Folk-etymology meaning

Change in the form of a word or phrase resulting from a mistaken assumption about its composition or meaning, as in shamefaced for earlier shamfast, “bound by shame,” or cutlet from French côtelette, “little rib.”
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Unscientific etymology; popular but incorrect notion of the origin and derivation of a word: folk etymology may bring about change, as in the case of “cole slaw” becoming “cold slaw”
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A misunderstanding of the etymology of a word; a false etymology that incorrectly explains the origin of a word.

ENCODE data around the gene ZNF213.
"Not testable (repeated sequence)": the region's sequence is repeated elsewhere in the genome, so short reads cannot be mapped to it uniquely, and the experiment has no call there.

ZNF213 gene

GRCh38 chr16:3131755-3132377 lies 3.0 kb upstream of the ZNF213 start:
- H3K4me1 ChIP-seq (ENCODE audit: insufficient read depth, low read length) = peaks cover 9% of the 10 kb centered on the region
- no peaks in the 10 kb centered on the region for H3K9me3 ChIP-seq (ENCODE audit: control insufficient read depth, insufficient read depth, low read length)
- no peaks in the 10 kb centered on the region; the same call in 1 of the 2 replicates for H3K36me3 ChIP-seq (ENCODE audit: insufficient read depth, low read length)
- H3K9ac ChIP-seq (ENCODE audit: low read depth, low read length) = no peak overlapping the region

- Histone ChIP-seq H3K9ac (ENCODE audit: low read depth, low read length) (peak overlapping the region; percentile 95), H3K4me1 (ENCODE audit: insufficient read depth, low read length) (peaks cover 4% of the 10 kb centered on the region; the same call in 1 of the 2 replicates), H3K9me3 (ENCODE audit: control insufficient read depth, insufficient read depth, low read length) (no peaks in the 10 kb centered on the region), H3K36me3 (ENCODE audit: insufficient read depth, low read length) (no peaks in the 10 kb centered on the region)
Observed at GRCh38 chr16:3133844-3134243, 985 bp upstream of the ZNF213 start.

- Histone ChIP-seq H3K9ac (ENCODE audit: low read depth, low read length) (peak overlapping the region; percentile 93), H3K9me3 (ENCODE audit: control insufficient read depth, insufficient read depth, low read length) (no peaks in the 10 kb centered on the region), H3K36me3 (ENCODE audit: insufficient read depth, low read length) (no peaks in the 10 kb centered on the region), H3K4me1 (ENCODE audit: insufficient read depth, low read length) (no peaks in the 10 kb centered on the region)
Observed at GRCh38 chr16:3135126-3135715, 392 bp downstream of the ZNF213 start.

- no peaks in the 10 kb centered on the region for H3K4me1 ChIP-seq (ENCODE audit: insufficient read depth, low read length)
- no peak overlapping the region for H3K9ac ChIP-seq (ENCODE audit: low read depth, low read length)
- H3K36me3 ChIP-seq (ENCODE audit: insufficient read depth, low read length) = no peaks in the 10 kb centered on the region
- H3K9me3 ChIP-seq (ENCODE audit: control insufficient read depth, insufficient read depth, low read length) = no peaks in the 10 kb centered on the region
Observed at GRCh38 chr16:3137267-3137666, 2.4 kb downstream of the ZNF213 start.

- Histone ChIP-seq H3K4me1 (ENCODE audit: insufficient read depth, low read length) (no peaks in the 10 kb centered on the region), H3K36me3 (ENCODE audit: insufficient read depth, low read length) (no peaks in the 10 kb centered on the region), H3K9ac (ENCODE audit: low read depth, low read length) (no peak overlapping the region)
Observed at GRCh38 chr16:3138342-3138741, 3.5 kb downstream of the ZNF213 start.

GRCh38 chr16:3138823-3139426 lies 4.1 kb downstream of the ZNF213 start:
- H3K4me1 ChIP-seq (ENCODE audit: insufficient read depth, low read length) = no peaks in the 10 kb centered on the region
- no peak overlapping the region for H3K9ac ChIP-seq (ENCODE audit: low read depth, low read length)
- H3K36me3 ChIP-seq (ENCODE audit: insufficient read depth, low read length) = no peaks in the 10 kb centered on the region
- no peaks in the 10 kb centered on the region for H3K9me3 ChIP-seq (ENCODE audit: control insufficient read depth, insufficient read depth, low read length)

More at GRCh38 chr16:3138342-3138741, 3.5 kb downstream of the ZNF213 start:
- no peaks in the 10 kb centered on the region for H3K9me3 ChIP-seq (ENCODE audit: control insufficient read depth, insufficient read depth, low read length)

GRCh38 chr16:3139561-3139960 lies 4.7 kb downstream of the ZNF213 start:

Many folk etymologies involve backronyms.

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A modification of a word or its spelling resulting from such a misunderstanding, as with island, belfry, and hangnail.
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Origin of folk-etymology

  • English from the 1880s (Abram Smythe Palmer, 1882), a calque of German Volksetymologie (1820s, in 1821 as Volks-Etymologie in J. A. Schmeller, Die mundarten Bayerns).

    From Wiktionary